Piotr Iwaszkiewicz, Przemysław Litwiniuk
Published: 12 October 2021
Abstract:
In the new proposed legal solutions, shaping the instruments of the Common Agricultural Policy of the European Union, the concept of “active farmer” is of great importance, as it is an key element of a family farm. The European Union and the member states will program strategic interventions, addressed mainly to family farms. The authors of the article characterized the structural elements of the proposed legal concept of “active farmer” and compared them with the elements of the concept of “individual farmer” known in Polish law. They presented a conclusion that the Polish and EU understanding of the legal category of “family farm” is different and the current Polish legal solutions will not be useful in constructing and implementing the strategic plan for 2023–2027. They also call for a revision of Polish legal solutions relating to family farms.
Beata Giesen, Krzysztof Kurosz
Published: 12 October 2021
Abstract:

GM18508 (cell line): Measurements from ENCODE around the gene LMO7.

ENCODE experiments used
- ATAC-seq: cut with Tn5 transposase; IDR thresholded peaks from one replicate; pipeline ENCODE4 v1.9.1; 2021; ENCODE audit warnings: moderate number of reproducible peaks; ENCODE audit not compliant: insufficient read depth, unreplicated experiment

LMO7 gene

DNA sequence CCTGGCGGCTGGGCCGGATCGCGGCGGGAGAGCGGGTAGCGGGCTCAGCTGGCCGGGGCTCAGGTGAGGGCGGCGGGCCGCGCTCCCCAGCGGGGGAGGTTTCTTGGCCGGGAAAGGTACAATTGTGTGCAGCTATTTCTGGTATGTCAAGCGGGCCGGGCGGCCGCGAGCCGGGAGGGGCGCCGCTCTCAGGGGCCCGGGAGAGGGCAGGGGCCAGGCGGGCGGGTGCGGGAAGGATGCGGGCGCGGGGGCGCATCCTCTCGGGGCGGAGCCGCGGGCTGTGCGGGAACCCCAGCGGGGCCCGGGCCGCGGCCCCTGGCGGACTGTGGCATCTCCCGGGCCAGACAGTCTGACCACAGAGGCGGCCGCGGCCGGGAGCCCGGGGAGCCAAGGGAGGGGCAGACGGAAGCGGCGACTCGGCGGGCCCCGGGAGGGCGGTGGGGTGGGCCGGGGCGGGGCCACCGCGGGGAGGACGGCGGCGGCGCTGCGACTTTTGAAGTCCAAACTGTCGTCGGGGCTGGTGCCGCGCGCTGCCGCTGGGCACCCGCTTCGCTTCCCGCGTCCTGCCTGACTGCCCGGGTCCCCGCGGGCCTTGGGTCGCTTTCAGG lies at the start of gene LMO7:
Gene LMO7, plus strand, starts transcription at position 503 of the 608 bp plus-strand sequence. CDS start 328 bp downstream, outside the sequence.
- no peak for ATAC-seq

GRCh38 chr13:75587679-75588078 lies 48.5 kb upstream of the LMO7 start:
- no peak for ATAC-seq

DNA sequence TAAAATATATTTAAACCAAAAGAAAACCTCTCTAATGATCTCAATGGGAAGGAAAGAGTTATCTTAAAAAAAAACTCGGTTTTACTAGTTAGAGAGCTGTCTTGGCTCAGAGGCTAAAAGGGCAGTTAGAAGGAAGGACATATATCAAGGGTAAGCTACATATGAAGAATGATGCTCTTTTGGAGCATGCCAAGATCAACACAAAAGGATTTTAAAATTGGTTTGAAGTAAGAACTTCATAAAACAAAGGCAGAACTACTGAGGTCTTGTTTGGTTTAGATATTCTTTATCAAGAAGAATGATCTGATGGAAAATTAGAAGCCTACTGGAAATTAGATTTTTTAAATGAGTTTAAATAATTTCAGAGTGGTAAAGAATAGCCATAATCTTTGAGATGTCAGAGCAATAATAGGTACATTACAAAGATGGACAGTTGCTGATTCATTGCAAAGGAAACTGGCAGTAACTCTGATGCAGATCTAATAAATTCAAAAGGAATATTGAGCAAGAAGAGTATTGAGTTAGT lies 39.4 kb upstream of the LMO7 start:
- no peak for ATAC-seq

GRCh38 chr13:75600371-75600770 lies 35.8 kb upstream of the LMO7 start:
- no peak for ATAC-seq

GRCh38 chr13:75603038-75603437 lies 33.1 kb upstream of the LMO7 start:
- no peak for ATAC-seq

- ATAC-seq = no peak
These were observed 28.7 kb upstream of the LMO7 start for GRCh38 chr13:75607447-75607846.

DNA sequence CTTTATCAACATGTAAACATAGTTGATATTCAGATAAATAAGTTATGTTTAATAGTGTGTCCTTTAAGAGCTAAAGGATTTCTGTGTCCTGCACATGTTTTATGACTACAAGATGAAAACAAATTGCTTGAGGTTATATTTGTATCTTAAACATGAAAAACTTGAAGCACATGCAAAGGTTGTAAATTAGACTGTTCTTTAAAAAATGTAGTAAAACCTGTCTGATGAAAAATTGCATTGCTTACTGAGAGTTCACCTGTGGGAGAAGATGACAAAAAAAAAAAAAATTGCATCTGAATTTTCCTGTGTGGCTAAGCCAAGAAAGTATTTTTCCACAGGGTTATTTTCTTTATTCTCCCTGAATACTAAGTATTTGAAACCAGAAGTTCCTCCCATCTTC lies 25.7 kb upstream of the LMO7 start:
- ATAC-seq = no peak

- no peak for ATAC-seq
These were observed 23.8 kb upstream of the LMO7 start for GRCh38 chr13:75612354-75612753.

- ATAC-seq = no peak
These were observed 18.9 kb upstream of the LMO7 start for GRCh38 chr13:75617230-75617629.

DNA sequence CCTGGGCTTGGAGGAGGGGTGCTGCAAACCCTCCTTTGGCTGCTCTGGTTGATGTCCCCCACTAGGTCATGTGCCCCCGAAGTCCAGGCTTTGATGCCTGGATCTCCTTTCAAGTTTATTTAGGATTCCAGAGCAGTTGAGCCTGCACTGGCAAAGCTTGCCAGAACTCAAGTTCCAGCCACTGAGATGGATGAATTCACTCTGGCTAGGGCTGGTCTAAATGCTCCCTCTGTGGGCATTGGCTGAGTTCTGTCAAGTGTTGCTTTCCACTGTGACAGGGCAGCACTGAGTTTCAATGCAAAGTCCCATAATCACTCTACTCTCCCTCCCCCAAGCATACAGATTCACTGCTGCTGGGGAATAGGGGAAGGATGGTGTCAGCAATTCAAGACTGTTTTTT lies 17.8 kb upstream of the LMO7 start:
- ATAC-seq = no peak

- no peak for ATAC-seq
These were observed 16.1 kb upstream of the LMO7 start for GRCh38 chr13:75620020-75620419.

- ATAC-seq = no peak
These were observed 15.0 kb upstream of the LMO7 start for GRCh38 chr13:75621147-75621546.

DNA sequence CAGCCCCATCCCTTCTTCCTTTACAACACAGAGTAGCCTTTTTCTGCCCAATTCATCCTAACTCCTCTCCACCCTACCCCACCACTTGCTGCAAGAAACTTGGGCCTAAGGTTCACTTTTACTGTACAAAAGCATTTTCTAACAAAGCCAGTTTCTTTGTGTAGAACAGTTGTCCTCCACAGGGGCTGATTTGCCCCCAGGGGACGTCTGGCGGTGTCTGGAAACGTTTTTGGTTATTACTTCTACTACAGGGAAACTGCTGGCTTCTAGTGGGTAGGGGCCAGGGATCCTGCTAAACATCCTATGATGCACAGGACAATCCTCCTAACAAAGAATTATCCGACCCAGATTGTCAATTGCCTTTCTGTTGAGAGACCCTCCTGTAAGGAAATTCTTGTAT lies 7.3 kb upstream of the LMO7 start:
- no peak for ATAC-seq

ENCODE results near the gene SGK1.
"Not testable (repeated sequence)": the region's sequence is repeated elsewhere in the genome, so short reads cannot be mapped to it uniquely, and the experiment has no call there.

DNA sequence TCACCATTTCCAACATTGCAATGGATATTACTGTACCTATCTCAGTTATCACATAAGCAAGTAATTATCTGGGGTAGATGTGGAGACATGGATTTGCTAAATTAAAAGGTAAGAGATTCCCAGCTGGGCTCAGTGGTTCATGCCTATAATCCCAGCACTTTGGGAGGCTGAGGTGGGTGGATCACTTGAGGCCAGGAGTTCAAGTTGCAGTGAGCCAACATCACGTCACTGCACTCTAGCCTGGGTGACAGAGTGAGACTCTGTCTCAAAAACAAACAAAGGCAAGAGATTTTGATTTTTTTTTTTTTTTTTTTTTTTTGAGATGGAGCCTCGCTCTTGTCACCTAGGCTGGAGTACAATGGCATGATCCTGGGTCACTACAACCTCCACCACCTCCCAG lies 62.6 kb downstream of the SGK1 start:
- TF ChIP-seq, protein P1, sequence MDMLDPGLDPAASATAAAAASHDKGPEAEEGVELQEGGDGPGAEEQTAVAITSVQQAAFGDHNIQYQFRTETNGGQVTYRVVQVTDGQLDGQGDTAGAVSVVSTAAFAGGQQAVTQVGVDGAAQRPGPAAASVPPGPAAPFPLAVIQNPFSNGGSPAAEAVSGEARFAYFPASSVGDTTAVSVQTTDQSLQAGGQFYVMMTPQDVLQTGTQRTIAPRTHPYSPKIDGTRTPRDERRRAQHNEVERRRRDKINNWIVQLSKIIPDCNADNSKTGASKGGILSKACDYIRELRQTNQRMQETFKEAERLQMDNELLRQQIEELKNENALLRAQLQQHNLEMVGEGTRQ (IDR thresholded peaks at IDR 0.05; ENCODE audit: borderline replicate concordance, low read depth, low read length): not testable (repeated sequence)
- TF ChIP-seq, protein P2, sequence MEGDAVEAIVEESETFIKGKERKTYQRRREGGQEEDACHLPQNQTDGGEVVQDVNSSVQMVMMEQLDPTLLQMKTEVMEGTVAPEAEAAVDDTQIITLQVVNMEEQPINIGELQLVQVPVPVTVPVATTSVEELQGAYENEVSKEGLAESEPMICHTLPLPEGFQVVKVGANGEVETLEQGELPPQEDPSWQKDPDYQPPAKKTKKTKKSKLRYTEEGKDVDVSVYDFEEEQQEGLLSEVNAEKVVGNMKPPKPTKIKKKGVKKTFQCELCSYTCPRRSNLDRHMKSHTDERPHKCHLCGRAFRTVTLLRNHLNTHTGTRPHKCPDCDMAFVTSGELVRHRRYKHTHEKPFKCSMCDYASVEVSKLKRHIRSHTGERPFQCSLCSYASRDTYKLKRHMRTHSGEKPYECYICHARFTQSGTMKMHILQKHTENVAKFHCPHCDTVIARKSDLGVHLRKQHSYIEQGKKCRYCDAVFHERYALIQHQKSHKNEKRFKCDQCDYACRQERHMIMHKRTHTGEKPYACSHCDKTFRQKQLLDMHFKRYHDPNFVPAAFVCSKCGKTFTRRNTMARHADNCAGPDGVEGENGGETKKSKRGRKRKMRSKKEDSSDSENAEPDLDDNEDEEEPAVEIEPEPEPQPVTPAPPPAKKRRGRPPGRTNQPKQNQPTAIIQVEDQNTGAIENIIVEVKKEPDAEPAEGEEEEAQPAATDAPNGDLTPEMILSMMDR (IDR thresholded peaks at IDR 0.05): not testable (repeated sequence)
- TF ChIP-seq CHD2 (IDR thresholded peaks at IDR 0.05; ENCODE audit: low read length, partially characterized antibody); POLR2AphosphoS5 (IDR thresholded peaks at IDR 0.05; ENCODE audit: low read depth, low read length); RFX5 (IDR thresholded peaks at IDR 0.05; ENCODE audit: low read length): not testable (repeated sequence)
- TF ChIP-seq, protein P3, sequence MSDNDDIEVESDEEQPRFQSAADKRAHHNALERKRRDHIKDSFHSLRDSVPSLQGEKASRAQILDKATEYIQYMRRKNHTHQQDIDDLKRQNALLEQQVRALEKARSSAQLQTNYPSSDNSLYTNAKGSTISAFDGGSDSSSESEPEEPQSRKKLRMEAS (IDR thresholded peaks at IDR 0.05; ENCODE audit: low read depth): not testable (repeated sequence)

The artistic mask, understood as a “factitious”, creatively developed identity of a person, escapes the long-accepted, and already well-established in the private law, classifications of legal interests. This makes it difficult to answer the fundamental question of whether, and if yes, then subject to what conditions, the artistic mask is protected, and also to establish the legal framework for contractual disposal thereof. This problem becomes particularly important these days, as discussions across a variety of platforms are being held on the development of one’s own personality, self-creation, how we present ourselves to others, and how far we can control how others present us. Moreover, the structure of the mask draws our attention to the area where the material, or tangible, and the immaterial, intangible, interpenetrate each other, the area that is characterized by the conflict of interest, whether or not it pertains to property-related, or economic, interest. The academic research undertaken so far allows to conclude that there are many faces of the artistic mask. Therefore, a question arises whether it is possible at all to assign it to one of the categories of protected interest that is already recognized by the law, namely an image, a work or artistic performance, or it is a new type of legal interest. In our opinion, the problem of the artistic mask is not an anachronistic one, or an artefact from the times of a pursuit to find the grounds for protection of the artists-performers. The analysis of those who practice as performers allows us to observe that the structure of the mask combines two elements, i.e. the identity and the medium. It is a characteristic feature of the mask that everything that makes up the identity, namely the character, the appearance of an impersonated character, is not real, as it would be in the case of an image of a human being, but is artificially created. Unlike is usually the case with a copyrighted work, it is not a physical object that is the carrier, or the medium, for the mask, but a human being. It can be stated that in the case of the mask, the human being is the original copy of the “work”. However, the concept of holding copyright to one’s own person is excluded as such.